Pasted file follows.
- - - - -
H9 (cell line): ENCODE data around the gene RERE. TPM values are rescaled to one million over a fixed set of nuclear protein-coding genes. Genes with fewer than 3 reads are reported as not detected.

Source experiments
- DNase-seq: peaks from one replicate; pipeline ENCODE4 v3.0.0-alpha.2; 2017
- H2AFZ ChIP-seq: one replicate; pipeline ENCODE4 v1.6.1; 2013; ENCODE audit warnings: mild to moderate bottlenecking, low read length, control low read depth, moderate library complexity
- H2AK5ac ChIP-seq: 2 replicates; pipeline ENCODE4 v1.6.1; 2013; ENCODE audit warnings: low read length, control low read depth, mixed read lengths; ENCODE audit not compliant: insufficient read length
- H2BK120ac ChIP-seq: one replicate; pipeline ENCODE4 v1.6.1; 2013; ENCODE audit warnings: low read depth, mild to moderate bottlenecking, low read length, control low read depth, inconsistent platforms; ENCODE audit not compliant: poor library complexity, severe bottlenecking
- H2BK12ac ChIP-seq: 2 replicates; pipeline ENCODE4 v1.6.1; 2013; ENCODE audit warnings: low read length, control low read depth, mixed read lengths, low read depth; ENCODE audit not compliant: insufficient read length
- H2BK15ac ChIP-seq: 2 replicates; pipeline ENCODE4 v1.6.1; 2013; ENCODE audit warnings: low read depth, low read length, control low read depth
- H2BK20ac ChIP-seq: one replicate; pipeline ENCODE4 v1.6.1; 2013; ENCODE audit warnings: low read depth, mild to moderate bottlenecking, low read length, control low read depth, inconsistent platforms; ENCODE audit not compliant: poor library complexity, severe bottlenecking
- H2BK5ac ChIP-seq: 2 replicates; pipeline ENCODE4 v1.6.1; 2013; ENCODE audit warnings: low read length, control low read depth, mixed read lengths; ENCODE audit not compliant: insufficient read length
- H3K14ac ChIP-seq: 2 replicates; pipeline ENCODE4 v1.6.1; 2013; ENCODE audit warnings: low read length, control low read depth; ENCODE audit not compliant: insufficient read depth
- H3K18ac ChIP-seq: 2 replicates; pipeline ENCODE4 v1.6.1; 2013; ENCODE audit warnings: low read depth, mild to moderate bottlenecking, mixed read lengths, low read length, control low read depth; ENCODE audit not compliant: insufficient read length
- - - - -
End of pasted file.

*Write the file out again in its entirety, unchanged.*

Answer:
H9 (cell line): ENCODE data around the gene RERE. TPM values are rescaled to one million over a fixed set of nuclear protein-coding genes. Genes with fewer than 3 reads are reported as not detected.

Source experiments
- DNase-seq: peaks from one replicate; pipeline ENCODE4 v3.0.0-alpha.2; 2017
- H2AFZ ChIP-seq: one replicate; pipeline ENCODE4 v1.6.1; 2013; ENCODE audit warnings: mild to moderate bottlenecking, low read length, control low read depth, moderate library complexity
- H2AK5ac ChIP-seq: 2 replicates; pipeline ENCODE4 v1.6.1; 2013; ENCODE audit warnings: low read length, control low read depth, mixed read lengths; ENCODE audit not compliant: insufficient read length
- H2BK120ac ChIP-seq: one replicate; pipeline ENCODE4 v1.6.1; 2013; ENCODE audit warnings: low read depth, mild to moderate bottlenecking, low read length, control low read depth, inconsistent platforms; ENCODE audit not compliant: poor library complexity, severe bottlenecking
- H2BK12ac ChIP-seq: 2 replicates; pipeline ENCODE4 v1.6.1; 2013; ENCODE audit warnings: low read length, control low read depth, mixed read lengths, low read depth; ENCODE audit not compliant: insufficient read length
- H2BK15ac ChIP-seq: 2 replicates; pipeline ENCODE4 v1.6.1; 2013; ENCODE audit warnings: low read depth, low read length, control low read depth
- H2BK20ac ChIP-seq: one replicate; pipeline ENCODE4 v1.6.1; 2013; ENCODE audit warnings: low read depth, mild to moderate bottlenecking, low read length, control low read depth, inconsistent platforms; ENCODE audit not compliant: poor library complexity, severe bottlenecking
- H2BK5ac ChIP-seq: 2 replicates; pipeline ENCODE4 v1.6.1; 2013; ENCODE audit warnings: low read length, control low read depth, mixed read lengths; ENCODE audit not compliant: insufficient read length
- H3K14ac ChIP-seq: 2 replicates; pipeline ENCODE4 v1.6.1; 2013; ENCODE audit warnings: low read length, control low read depth; ENCODE audit not compliant: insufficient read depth
- H3K18ac ChIP-seq: 2 replicates; pipeline ENCODE4 v1.6.1; 2013; ENCODE audit warnings: low read depth, mild to moderate bottlenecking, mixed read lengths, low read length, control low read depth; ENCODE audit not compliant: insufficient read length